Barton died in 1912 at the age of 90. The soldiers whom she served never forgot her efforts, and among them she was known as the “Angel of the Battlefield.”

Kurt Vonnegut to those who burned his books:

“If you and your board are now determined to show that you in fact have wisdom and maturity when you exercise your powers over the education of your young, then you should acknowledge that it was a rotten lesson you taught young people in a free society when you denounced and then burned books—books you hadn’t even read.”


The Prolific Reader. Kill the Quarterback is listed there along with some other great mysteries.”


From the archives: The incomparable Jacques Futrelle: A writer’s life cut tragically short

A few weeks ago, I mentioned the Great Hiatus of Sherlock Holmes, the eight years between 1891 and 1903 when Arthur Conan Doyle insisted that the world had seen and read enough of his great detective creation. Other writers took this as their cue and stepped into the breach, creating many memorable detective characters. Some of them appeared to mirror Holmes, and others were decidedly different. They kept showing up even after Holmes returned to life. The reading world couldn’t get enough. The decades that followed became the Golden Age of the Detective Short Story.

Two of the best to come from that period were G.K. Chesterton’s Father Brown and Jacques Futrelle’s Prof. Dr. Dr. Dr. Augustus S. F. X. Van Dusen a.k.a “The Thinking Machine.” Earlier this summer, I provided a link to some of the Father Brown stories. Beginning this week, I am going to link to some of the Van Dusen stories.

The last time anyone saw mystery writer Jacques Futrelle, he was standing next to John Jacob Astor smoking a cigarette while Astor puffed on a cigar. It was April 15, 1912, and the two were on the deck of the Titanic.

Futrelle was 37 years old and well on his way to becoming one of the giants of mystery fiction on this side of the Atlantic.

Futrelle had created as the main character in his mysteries Prof. Dr. Dr. Dr. Augustus S. F. X. Van Dusen a.k.a “The Thinking Machine.” Van Dusen was less flamboyant than Sherlock Holmes in solving the problems presented to him, but the problems he had to solve were far more intricate than the ones that Holmes tackled.

Futrelle was born in 1875 in Pike County, Georgia into an educated family with a love of literature. Futrelle began working at an early age as a printer’s devil and spent much of his formative years in newspapers in Atlanta, New York, and Boston. He was also the manager of a theater in Virginia where he wrote, directed, and acted in plays the theater produced.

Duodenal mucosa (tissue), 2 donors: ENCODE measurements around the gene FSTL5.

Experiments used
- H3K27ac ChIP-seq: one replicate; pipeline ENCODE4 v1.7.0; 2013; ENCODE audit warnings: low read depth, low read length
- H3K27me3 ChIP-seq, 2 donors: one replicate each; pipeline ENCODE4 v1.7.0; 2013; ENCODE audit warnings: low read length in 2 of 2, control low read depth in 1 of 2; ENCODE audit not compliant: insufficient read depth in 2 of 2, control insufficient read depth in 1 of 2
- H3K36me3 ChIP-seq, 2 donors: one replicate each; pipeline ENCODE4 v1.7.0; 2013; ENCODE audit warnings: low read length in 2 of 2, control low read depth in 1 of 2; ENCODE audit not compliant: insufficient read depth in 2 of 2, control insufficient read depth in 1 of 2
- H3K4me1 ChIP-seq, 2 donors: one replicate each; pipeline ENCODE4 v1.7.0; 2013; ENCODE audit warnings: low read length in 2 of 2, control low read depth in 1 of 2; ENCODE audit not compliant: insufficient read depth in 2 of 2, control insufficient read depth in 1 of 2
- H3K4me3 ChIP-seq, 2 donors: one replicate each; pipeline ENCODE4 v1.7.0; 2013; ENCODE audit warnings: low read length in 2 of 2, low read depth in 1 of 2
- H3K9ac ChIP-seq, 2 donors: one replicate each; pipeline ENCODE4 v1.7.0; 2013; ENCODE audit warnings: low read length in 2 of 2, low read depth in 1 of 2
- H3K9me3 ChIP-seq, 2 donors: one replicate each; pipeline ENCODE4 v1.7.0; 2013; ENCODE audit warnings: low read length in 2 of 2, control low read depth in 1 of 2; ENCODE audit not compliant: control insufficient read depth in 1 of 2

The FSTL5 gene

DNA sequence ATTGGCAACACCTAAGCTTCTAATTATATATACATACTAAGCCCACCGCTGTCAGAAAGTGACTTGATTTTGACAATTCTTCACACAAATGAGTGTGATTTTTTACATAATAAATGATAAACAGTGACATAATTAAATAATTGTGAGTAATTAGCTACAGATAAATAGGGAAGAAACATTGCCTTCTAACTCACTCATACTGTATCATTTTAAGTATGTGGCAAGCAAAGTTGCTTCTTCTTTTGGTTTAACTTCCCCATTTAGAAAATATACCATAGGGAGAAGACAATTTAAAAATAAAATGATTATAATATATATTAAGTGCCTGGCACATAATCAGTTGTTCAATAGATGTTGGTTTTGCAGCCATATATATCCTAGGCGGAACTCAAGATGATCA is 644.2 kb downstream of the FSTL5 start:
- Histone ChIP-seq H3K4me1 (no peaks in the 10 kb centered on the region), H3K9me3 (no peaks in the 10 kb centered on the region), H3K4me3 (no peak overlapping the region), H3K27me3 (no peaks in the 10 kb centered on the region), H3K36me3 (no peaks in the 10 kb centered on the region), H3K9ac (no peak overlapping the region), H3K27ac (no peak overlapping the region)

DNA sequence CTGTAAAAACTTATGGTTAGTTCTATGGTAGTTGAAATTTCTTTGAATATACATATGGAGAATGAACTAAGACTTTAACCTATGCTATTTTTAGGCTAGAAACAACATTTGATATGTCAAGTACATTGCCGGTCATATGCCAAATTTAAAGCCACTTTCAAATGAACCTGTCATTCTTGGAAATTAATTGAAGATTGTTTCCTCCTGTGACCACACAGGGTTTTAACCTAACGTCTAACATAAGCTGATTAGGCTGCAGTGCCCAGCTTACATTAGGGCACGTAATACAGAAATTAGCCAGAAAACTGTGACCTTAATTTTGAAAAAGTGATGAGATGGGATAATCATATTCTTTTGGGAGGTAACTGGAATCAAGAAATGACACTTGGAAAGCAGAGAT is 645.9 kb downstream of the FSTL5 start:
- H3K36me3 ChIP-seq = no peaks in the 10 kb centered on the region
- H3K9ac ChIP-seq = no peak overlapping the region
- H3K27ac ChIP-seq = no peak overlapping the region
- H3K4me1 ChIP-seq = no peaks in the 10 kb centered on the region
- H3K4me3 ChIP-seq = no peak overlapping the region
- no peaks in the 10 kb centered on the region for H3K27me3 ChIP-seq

He is credited with forming the first sports department for the Atlanta Journal and was a telegraph editor for the New York Herald during the Spanish-American War.

While in New York, he and his wife Lily May Peele, also a writer, lived in the Gramercy Park neighborhood that included novelist Edith Wharton and short story writer O. Henry.

All this time, Futrelle was writing and developing his stories and his main character. In 1905, his first collection of stories was published featuring The Thinking Machine. It was titled The Problem of Cell 13, taking the title from the first story in the book. The next year Futrelle quit the newspaper business altogether to live in Massachusetts and devote himself full-time to writing novels.

In an effort to expand the market for his work, Futrelle and his wife traveled to Europe in January 1912, but they cut their trip short to return to America aboard the maiden voyage of the world’s largest passenger ship. When the ship began to sink, Futrelle insisted that his wife take a final seat in a lifeboat while he stayed aboard the ship.

In a short article about Futrelle on, Olivia Rutigliano describes the last moments of Futrelle’s life:

Mrs. Futrelle gave a statement to The New York Times upon arriving to safety: “Jacques is dead, but he died like a hero, that I know. Three or four times after the crash, I rushed up to him in class to be in my arms and begged him to get into one of the lifeboats. ‘For God’s sake go!’ he barely screamed at me as he tried to push me away, but I could see how he suffered. ‘It’s your last chance, go!’ Then one of the ship’s officers forced me into a lifeboat, and I gave up all hope that he could be saved.” Later that year, she arranged for the publication of his final book. But she wrote the dedication, herself: “To the heroes of the Titanic, I dedicate this my husband’s book.” Source: Mystery Writer Jacques Futrelle Died Onboard the Titanic, but His Greatest Detective Creation Lives On | CrimeReads

Futrelle’s work is easily accessible today at a website devoted to his work and also at Internet Archive and Project Gutenberg. Some of his work is on audio files at LibriVox.

His stories are entertaining and well worth reading, especially if you are already a Sherlock Holmes fan.


The Problem of Cell 13 (a novel)

By Jacques Futrelle